Is there a use case the VM is optimized for?
It would be fair to say that the Chez Scheme runtime system is optimized for functional programming. There’s a write barrier on object modifications, for example, and the compiler is happier when variables are not mutated. It would also be fair to say that it’s designed for settings with plenty of memory and computing power, and not more constrained, embedded settings.
What do you hope to improve in the future (i.e. new features, better performance)?
Gustavo’s contributions in this rewrite has been in a type recovery pass for the patched version of Chez Scheme used in Racket. It reduces the number of run time checks of the types, so the final code is faster. There is still a lot of room to make the translation from Racket to Chez Scheme more optimizer friendly, and the optimization pass more translation friendly, so I expect a gain of performance in this area next year. Also, we can improve the cooperation with the high level parts of Racket that use types, like the contract system and Typed Racket.
Writing the optimizations steps in Chez Scheme opens a lot of possibilities, for example Gustavo wanted to add some escape analysis to use that information to avoid copies, or the creation of temporal struct, and other similar reductions. It was too scary to try that in C, but it looks more possible to write it in Chez Scheme. [Probably in 2022.]
Matthew has run out of immediate tasks, and he is hoping to spend less time at the level of the compiler and runtime system. Now that Racket CS has generally caught up and stabilized, he hopes to go back more to language design via the Rhombus project.
Are there plans to expand Racket? in which areas? Where would you like to see Racket in 5 years?
The Rhombus project is an experiment at starting fresh with the surface language and library design while preserving all of the language-building constructs, compilation pipeline, and runtime system that we now have in place in Racket. It’s still early — and still earlier than we thought it might be, since Racket CS development continued to dominate our efforts — but if this design succeeds, then we expect that to be the next direction for Racket.
How has the community reception been to Racket CS?
Initially, some people were afraid of the performance drop for adding a new layer between Racket and the hardware. The initial version was slower, but the current version has a similar speed, and in many benchmarks it’s faster. Most likely, the January release of Racket will be version 8.0 with Racket CS (based on Chez Scheme) as the default implementation.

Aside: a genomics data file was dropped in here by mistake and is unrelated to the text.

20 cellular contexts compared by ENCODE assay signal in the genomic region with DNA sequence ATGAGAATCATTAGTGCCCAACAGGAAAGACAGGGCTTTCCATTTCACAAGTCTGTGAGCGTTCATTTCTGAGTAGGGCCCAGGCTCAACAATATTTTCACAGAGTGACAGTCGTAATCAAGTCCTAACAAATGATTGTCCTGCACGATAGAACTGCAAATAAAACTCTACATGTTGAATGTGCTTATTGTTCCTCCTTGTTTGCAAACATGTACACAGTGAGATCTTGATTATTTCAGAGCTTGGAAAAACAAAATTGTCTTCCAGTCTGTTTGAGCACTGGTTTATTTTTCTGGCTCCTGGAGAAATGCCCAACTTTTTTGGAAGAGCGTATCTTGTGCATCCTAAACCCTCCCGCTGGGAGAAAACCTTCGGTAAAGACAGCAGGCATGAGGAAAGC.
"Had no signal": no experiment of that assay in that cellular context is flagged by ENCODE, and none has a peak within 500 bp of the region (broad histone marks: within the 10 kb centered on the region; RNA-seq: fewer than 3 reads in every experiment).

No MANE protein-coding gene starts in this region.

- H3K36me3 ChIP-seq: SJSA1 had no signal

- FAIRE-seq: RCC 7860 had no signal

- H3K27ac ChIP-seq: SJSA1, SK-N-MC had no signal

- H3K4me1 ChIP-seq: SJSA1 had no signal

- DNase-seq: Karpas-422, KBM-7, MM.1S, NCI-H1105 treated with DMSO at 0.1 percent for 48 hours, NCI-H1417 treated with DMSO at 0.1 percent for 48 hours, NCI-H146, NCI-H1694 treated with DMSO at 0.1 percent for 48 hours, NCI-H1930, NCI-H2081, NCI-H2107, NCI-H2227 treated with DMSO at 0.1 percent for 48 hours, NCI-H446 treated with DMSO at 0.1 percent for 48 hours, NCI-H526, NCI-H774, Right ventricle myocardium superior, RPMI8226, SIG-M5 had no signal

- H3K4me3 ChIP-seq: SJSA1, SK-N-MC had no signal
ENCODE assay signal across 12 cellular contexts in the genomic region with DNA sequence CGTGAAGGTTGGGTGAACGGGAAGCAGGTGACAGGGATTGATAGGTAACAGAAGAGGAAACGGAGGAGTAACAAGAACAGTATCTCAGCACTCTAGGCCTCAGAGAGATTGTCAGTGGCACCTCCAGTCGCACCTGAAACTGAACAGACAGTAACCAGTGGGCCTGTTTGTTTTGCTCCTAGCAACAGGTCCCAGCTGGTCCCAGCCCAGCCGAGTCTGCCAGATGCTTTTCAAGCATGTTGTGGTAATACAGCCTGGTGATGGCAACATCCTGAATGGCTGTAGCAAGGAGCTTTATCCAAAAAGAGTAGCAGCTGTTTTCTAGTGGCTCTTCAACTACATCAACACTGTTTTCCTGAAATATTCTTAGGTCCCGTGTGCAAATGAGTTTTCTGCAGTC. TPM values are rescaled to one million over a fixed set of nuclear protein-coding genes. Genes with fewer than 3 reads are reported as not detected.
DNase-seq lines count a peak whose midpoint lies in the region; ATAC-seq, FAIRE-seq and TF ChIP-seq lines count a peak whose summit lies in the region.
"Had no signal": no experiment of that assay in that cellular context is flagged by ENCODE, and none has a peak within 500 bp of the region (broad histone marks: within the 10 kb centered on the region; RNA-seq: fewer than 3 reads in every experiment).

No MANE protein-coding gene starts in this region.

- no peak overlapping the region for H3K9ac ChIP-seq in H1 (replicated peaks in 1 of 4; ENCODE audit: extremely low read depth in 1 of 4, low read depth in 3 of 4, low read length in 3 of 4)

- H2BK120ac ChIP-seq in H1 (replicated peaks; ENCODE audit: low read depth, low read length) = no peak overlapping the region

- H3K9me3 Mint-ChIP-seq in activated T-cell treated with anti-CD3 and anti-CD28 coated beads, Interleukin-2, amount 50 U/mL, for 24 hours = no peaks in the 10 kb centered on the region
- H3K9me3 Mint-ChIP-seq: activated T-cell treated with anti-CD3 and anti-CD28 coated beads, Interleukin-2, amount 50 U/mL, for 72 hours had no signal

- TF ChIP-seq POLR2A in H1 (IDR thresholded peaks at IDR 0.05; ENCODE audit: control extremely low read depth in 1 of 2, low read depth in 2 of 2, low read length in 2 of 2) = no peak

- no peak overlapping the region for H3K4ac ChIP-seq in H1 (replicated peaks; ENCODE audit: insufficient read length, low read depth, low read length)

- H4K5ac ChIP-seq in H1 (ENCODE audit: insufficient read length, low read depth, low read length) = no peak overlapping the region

Other people were worried because the development of the low level part of Racket would be slowed down for some time, while making the new version. Now that the CS version has an almost equivalent performance, so hopefully the increase of the development speed in the CS version will compensate for the delay. Anyway, Racket is a big project so while the CS version was developed other areas had a lot of improvement, like new libraries or a more efficient contract system, and all of these new features are available in both versions.
On a different note, what books would you recommend to a programmer?
We’d certainly recommend How to Design Programs (https://htdp.org). While it’s mainly intended for beginning programmers, it can also provide a crash course in functional programming for programmers who do not already have a lot of experience with it. Essentials of Programming Languages by Dan Friedman and Mitch Wand is a classic for learning about programming languages from the same perspective that informs HtDP.
While it’s not about programming directly, Matthew recommends Working in Public: The Making and Maintenance of Open Source Software by Nadia Eghbal. The book is a lucid reflection on the history and state of open-source software — partly the idea of open source, but especially how that idea has played out in practice.
Gustavo wants to recommend Gödel, Escher, Bach: an Eternal Golden Braid. It is not related to Racket, but it has a few nice discussions about the transforming formulas/code to numbers/data, that is one of the main ideas behind the macros in the LISP family.